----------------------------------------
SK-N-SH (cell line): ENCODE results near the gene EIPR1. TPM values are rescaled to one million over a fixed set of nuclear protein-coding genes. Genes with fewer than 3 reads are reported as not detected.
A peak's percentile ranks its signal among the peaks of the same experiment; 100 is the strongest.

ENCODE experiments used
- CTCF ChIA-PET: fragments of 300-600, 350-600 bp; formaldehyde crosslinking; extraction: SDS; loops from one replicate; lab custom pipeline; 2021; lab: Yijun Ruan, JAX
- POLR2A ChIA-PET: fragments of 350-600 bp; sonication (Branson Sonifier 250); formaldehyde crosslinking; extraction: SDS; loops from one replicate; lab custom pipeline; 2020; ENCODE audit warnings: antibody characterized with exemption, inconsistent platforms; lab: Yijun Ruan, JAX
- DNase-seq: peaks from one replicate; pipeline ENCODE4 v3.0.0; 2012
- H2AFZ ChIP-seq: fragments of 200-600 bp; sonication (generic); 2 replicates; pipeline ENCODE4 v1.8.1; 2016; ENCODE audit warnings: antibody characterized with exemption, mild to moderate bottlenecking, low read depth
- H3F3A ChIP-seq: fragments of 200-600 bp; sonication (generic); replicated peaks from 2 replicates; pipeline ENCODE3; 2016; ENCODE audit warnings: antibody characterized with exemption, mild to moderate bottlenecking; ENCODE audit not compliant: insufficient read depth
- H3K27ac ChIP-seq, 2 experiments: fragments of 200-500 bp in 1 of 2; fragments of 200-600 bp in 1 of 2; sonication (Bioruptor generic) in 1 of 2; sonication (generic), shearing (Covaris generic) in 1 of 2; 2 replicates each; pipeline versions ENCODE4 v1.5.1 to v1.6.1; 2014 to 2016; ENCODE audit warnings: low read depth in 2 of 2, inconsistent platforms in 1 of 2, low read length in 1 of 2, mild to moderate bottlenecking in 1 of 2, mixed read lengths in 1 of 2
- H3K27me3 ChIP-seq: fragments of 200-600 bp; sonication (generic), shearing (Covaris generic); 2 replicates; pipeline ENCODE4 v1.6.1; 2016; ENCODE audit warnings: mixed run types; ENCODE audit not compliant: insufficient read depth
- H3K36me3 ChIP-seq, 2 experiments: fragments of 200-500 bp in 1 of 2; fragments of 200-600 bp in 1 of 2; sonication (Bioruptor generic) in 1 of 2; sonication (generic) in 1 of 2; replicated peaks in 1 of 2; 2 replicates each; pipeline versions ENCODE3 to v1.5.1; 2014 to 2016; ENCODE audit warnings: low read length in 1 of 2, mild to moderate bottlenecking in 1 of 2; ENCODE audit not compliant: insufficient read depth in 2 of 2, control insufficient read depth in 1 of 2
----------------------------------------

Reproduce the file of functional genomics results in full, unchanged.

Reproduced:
SK-N-SH (cell line): ENCODE results near the gene EIPR1. TPM values are rescaled to one million over a fixed set of nuclear protein-coding genes. Genes with fewer than 3 reads are reported as not detected.
A peak's percentile ranks its signal among the peaks of the same experiment; 100 is the strongest.

ENCODE experiments used
- CTCF ChIA-PET: fragments of 300-600, 350-600 bp; formaldehyde crosslinking; extraction: SDS; loops from one replicate; lab custom pipeline; 2021; lab: Yijun Ruan, JAX
- POLR2A ChIA-PET: fragments of 350-600 bp; sonication (Branson Sonifier 250); formaldehyde crosslinking; extraction: SDS; loops from one replicate; lab custom pipeline; 2020; ENCODE audit warnings: antibody characterized with exemption, inconsistent platforms; lab: Yijun Ruan, JAX
- DNase-seq: peaks from one replicate; pipeline ENCODE4 v3.0.0; 2012
- H2AFZ ChIP-seq: fragments of 200-600 bp; sonication (generic); 2 replicates; pipeline ENCODE4 v1.8.1; 2016; ENCODE audit warnings: antibody characterized with exemption, mild to moderate bottlenecking, low read depth
- H3F3A ChIP-seq: fragments of 200-600 bp; sonication (generic); replicated peaks from 2 replicates; pipeline ENCODE3; 2016; ENCODE audit warnings: antibody characterized with exemption, mild to moderate bottlenecking; ENCODE audit not compliant: insufficient read depth
- H3K27ac ChIP-seq, 2 experiments: fragments of 200-500 bp in 1 of 2; fragments of 200-600 bp in 1 of 2; sonication (Bioruptor generic) in 1 of 2; sonication (generic), shearing (Covaris generic) in 1 of 2; 2 replicates each; pipeline versions ENCODE4 v1.5.1 to v1.6.1; 2014 to 2016; ENCODE audit warnings: low read depth in 2 of 2, inconsistent platforms in 1 of 2, low read length in 1 of 2, mild to moderate bottlenecking in 1 of 2, mixed read lengths in 1 of 2
- H3K27me3 ChIP-seq: fragments of 200-600 bp; sonication (generic), shearing (Covaris generic); 2 replicates; pipeline ENCODE4 v1.6.1; 2016; ENCODE audit warnings: mixed run types; ENCODE audit not compliant: insufficient read depth
- H3K36me3 ChIP-seq, 2 experiments: fragments of 200-500 bp in 1 of 2; fragments of 200-600 bp in 1 of 2; sonication (Bioruptor generic) in 1 of 2; sonication (generic) in 1 of 2; replicated peaks in 1 of 2; 2 replicates each; pipeline versions ENCODE3 to v1.5.1; 2014 to 2016; ENCODE audit warnings: low read length in 1 of 2, mild to moderate bottlenecking in 1 of 2; ENCODE audit not compliant: insufficient read depth in 2 of 2, control insufficient read depth in 1 of 2